What did she say to me at the door?  “We’ve got to give him time Kathleen, Tom’s done his duty for King and Country and now we must do right by him.”

We?  She doesn’t see him when he’s raging at the kids or the nights when the terrible dreams come, drenching our bed with his sweat, moaning into his pillow.  He’s only really at peace these days when he’s out the back, digging over the veg patch.

I watch him from the kitchen window but he never sees me.  Sometimes his spade hits the soil so hard, as if he’s giving it all the rage he can muster and then the tears come, for the misery of it all, and I’m glad of that.

Creative responses to First World War archives: a letter to my dear Sister

 

As part of 2018’s Explore Your Archive campaign and following on from Monday’s blog post, another creative response from the Creating Writing workshop was inspired by the letters of Elizabeth Cadbury (MS 466 FN:466/433 (1916)).

 

 

 

Margaret Hale wrote the following:

January 1915

My dear Sister,

I am writing this letter to you while sitting nearly on top of the fire, that is  because the weather here is so very cold and it is trying very hard to snow.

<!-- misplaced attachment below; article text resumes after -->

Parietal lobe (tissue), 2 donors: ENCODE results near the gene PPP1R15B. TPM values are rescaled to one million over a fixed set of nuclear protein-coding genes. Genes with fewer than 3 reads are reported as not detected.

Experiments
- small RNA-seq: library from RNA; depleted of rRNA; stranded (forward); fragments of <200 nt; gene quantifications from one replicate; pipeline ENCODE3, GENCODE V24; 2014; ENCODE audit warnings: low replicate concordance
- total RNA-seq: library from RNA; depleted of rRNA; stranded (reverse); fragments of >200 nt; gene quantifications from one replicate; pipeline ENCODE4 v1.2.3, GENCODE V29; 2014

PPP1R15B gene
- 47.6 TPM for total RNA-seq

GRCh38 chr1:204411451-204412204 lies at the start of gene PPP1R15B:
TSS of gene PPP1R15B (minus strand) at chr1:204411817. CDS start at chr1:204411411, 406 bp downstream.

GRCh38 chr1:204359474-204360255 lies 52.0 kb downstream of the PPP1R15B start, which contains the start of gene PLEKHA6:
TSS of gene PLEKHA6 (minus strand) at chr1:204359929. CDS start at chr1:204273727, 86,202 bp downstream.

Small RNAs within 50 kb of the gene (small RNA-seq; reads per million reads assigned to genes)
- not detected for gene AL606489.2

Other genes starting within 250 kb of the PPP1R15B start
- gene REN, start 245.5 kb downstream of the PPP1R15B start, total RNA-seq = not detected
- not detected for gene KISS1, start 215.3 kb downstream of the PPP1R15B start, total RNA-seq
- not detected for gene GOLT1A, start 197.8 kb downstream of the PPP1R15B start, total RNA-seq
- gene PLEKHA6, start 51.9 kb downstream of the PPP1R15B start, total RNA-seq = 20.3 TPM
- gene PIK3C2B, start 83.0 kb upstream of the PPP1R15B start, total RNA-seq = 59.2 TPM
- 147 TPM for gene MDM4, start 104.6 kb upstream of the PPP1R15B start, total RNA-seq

Our new home, which we moved into before Christmas does not seem as warm and friendly as the old one, but I am having a large number of friends visiting probably to be inquiring in a nosey sort of way to tell me their news.

Mrs Freda Smythe called yesterday to tell me that Mr and Mrs George Brown’s son Frederick George Brown, do you remember him? He was at school with our cousin Michael Arthur Jones, they were at Upton together was killed last week. Then Mrs Ursula Thomas came to tell me that her daughter Mary, who you remember married Simon Albert Hall, also at Upton with Michael has had a baby daughter Flora Mary.

I have had a very busy week apart from all the visitors I have been asked to help Chair the Woodlands committee for helping the wounded, Mrs Duncan Cadbury is the Deputy Chairman and the Lord Mayor and the Bishop of Birmingham are also on the committee. The first one was on Monday morning and Mrs Cadbury had to leave us early because her son Edward had come home on sick leave and she wanted to be with him.

At church on Sunday the preacher was the new Curate, the Rev Gordon Harvey-Jones quite an elderly man for a curate I thought, his sermon was good but quite short so John and I walked home in the wintery sun.

John is very busy at the factory going in most days, he had to go to the Ministry in London, and unfortunately the train was slow and late. I think he is missing going to Torquay this year. Our Cousin Ada and her husband Victor, you know the one who talks a lot, wrote to say that the weather is dreadful and most of the hotel has influenza and she was not enjoying it.